A calendar format is convenient if you like to see when things are happening at a glance.

Just keep all of your relevant information in the description field to ensure you have what you need when the time comes to build your messages.

Related: Email automation 101 — 5 steps to automate email marketing

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5 steps for building a newsletter editorial calendar

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There are five key steps to building your newsletter editorial calendar.

1. Determine your format

When deciding how and where you’re going to build your newsletter editorial calendar, there are a few important considerations.

  • Does my newsletter editorial calendar match my blog content calendar? Should they be integrated?
  • Do I need to share the plan with a team or is it just for me?
  • How do I work best? Checklists, flows or charts?
  • Do I need to see my editorial calendar in a calendar view?

With these answers, you can review the tools above to help find the right solution—from a Trello board to building a custom spreadsheet.

Related: Editorial calendar — The content, keyword and SEO connection

2. Review your marketing plan for the year

Before you start planning for six to 12 months of content, sit down with your marketing plan. What are your key messages for this year? What products or services do you want to promote? Is there a big event or product launch that you’re building up to? Do you have other marketing activities you want to play into?

3. Invite input

This can be a brainstorming meeting or a simple email request — whatever makes sense for your organization. If you have a large team with product managers with unique product lines, you’ll need to gather their input on what they would like to see in the email newsletter this year.

Ask, how can your email newsletters over the next six, nine or 12 months help promote the right products and services?

Depending on the size of your business (and how much you delegate), you might not be aware of certain issues within your business. For example, you might learn that one team has a key employee going on maternity leave in August, so they might not want to promote their product line when she’s out. Or, perhaps some products need more email marketing love than others.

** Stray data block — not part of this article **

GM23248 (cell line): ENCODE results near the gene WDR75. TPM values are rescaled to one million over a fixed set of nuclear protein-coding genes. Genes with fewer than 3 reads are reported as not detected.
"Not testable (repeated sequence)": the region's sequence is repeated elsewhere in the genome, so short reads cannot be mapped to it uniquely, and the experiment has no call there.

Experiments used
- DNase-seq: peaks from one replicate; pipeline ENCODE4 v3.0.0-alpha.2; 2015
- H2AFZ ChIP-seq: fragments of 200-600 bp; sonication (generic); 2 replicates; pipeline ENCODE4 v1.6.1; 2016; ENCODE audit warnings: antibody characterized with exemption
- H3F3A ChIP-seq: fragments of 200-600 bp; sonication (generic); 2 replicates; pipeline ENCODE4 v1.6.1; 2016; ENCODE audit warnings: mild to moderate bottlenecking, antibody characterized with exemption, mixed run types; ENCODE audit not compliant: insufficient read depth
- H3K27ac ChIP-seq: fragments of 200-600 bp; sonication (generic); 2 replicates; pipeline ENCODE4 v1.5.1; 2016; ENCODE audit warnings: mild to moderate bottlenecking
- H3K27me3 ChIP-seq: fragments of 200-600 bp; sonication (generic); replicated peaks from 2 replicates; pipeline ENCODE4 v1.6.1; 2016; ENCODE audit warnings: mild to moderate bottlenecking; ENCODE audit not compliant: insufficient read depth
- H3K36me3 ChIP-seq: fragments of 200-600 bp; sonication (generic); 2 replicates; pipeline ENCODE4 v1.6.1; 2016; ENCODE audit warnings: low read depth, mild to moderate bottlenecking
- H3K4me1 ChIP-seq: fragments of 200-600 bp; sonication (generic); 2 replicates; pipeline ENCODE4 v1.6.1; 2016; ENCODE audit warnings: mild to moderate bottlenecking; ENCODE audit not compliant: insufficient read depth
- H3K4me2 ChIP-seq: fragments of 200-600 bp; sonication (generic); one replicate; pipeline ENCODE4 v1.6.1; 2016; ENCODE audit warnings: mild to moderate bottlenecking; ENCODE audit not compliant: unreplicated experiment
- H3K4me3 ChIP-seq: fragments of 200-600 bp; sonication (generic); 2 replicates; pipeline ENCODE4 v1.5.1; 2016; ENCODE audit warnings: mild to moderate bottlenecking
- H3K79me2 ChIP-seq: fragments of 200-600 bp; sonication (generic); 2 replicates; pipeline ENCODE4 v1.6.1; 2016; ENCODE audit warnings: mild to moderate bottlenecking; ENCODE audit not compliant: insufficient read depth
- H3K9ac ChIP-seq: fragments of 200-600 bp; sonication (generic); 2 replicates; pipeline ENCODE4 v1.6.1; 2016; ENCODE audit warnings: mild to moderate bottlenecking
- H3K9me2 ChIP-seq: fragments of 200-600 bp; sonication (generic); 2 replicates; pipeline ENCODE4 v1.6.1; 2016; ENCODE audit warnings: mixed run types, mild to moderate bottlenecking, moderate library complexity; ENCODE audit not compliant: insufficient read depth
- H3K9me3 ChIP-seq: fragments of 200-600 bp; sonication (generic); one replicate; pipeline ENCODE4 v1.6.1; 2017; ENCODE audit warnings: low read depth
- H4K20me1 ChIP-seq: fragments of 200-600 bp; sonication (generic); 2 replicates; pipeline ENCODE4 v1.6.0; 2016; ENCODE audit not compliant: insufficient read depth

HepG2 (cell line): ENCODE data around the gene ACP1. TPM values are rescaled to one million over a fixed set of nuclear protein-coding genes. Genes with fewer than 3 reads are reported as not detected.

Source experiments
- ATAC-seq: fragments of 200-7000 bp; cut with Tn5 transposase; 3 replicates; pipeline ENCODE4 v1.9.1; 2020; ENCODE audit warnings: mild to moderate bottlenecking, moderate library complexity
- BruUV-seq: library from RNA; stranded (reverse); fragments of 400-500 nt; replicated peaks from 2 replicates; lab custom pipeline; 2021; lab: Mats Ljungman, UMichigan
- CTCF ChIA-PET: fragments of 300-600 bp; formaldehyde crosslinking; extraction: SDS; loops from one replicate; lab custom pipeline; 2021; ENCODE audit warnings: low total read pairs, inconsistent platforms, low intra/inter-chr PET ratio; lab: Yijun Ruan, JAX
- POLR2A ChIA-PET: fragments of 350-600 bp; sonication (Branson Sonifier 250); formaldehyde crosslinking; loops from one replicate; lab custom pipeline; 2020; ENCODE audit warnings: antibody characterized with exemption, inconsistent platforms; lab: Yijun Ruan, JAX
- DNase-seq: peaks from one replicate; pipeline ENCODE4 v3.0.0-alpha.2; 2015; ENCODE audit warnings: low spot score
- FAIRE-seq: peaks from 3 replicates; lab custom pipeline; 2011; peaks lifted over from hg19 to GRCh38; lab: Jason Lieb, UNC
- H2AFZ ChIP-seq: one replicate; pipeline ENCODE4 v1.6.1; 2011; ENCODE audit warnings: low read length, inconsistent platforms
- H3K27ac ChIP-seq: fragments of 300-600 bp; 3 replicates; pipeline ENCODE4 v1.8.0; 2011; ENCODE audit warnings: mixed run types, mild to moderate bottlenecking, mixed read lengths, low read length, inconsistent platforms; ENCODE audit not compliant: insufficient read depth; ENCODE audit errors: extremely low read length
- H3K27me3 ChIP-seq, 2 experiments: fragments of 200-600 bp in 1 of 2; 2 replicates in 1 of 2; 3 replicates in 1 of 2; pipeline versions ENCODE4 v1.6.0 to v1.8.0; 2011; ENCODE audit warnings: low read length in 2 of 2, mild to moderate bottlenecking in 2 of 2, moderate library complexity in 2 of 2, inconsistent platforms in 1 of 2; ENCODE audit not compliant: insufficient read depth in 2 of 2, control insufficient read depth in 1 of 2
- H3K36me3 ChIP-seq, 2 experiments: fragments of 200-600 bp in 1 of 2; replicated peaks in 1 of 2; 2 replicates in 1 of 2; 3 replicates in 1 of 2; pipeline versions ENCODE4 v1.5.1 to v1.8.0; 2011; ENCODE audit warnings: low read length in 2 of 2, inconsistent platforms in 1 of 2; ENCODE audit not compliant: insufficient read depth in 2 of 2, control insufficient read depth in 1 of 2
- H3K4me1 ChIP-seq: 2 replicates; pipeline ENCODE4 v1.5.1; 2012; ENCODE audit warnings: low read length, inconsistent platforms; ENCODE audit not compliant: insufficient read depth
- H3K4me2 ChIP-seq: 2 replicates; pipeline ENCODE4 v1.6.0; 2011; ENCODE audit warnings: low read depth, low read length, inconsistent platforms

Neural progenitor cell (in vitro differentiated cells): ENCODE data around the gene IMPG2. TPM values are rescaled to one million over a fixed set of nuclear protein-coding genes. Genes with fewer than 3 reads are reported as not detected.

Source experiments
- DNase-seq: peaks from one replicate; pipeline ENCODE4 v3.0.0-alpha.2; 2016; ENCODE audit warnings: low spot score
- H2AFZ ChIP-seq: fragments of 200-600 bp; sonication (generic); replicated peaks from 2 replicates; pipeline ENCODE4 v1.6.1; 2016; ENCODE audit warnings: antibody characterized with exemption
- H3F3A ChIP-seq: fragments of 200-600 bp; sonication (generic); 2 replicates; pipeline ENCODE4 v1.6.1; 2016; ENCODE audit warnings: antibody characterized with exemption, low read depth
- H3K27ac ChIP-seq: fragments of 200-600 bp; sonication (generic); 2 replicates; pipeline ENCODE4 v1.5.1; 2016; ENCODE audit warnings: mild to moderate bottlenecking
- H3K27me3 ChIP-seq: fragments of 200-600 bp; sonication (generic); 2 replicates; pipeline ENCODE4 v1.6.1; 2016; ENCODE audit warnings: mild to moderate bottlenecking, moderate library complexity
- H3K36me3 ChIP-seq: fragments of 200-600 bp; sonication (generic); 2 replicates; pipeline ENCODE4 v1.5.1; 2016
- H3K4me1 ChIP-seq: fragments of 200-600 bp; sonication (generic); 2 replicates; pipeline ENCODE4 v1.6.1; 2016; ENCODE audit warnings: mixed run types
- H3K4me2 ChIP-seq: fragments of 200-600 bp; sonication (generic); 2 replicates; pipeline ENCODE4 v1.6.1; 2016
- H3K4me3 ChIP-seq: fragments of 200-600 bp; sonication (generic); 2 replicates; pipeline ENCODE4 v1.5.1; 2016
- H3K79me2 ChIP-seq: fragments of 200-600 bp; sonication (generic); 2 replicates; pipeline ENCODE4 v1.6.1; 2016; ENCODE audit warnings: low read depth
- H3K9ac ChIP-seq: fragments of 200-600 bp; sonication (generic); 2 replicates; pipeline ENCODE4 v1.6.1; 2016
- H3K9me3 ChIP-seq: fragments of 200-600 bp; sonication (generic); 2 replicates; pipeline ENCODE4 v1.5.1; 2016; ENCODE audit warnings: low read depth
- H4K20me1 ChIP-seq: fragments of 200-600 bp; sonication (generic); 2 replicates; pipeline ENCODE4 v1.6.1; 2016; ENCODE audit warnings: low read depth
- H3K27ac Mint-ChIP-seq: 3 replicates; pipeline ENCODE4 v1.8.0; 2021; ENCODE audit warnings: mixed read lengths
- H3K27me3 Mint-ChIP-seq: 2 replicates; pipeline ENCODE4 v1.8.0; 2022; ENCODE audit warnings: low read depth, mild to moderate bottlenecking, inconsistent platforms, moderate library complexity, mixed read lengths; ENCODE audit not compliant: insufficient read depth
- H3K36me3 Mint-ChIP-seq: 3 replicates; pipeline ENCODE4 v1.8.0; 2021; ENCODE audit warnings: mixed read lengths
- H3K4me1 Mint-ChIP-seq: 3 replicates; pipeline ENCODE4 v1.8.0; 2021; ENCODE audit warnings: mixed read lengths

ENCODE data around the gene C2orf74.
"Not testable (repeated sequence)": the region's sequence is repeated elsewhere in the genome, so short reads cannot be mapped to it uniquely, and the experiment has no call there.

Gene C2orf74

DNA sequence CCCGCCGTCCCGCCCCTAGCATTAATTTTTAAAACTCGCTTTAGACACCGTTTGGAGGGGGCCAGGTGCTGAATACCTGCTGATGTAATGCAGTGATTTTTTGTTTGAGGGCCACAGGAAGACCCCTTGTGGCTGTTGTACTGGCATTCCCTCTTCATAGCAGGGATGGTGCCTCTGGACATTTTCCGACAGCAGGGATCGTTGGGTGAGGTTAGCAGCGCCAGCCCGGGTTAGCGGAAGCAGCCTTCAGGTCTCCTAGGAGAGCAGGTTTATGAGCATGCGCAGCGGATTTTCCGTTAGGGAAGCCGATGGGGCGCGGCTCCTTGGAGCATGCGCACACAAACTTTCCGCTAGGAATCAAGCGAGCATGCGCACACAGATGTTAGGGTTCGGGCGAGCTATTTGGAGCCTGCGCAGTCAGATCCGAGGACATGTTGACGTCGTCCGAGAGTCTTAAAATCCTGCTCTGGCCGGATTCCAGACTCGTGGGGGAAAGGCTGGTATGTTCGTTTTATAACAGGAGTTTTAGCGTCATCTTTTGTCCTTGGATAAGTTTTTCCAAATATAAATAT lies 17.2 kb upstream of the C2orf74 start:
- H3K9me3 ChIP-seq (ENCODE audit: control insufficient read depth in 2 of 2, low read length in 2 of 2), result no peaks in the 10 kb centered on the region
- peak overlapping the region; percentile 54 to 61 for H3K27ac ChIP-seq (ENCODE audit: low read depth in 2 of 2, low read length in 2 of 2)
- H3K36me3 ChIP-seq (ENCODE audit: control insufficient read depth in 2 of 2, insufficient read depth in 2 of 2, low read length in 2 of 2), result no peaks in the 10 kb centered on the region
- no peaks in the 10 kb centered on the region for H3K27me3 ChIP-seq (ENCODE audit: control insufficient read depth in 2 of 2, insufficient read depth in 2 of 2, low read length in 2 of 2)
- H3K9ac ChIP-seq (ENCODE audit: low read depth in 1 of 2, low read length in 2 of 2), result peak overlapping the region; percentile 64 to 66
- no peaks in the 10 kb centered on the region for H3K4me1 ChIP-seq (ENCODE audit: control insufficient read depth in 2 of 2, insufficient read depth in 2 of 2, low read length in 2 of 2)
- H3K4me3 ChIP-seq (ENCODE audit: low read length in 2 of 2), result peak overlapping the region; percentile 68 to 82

This is also a good time to ask what challenges your sales team is facing — that way, you know what messages might be helpful to them in their efforts. You also can see if anyone has a great customer testimonial or other story ideas.

Related: How to ask for testimonials and reviews from your clients

4. Create story ideas

With your own ideas and the input you collected, you have the beginnings of stories. But chances are, you don’t have fleshed-out story ideas. You probably have a lot of “let’s do something about gratitude the week of Thanksgiving!” or “we need to promote the Super Widget in July.”

To be clear, those are great starts, but without stronger, clearer story ideas on your editorial calendar, you’ll still be scrambling at the last minute — it will just be a different brand of scramble.

So, instead of “Promote the Super Widget,” which is a marketing demand, a story idea is: “How the Super Widget Can Save You an Hour a Day” or “This Customer Saved $100,000 with the Super Widget.”

The idea-generation process can be a long one. But it’s a fun one. Invite your most creative staffers to join in — even if they aren’t in marketing — or consider hiring a freelance writer to help you. A good writer, one who has deep experience in content marketing and/or journalism, can lighten your load while offering you a fresh perspective. For most busy business owners, it’s a worthwhile investment.

5. Slot the stories

Now it’s time to go back to the grid or calendar you created in step one and spend some time with all of those story ideas from step four. Cut and paste your story ideas into your editorial calendar document and see what works. When you’re done, you’ll have all of your email newsletters planned for the next six to 12 months.

Summing it all up

Woman Writing On Calendar Page

To recap a bit, your newsletter editorial calendar should help you accomplish several things:

  • Manage your email frequency to make sure you’re mailing on the right schedule -— not too often, and not too infrequently.
  • Keep your content balanced between educational, promotional and entertaining messages.
  • Give your promotions and product launches coverage in your email newsletters.
  • Include the whole team in the process, including assigning responsibilities for tasks.
  • Create better messages when you’re not in a rush.
  • Avoid mistakes by giving yourself time to test and correct.

If it sounds like this whole process could take weeks (or even months), that’s because it can. And that’s OK if it does. Give yourself time to plan ahead. After all, that’s the whole point, right? To plan. But when your email newsletter editorial calendar is complete, you’ll have the confidence that you’ve been strategic and comprehensive in your approach, and you’ll avoid making last-minute content decisions that won’t earn the same bang for the buck.

Need a bit more help getting started with your newsletters? Use GoDaddy Email Marketing to create and track beautiful email campaigns that integrate with your website.

This article includes content originally published on the GoDaddy blog by Stephanie Conner.

The post How to create a newsletter editorial calendar appeared first on GoDaddy Blog.

Source: GoDaddy Garage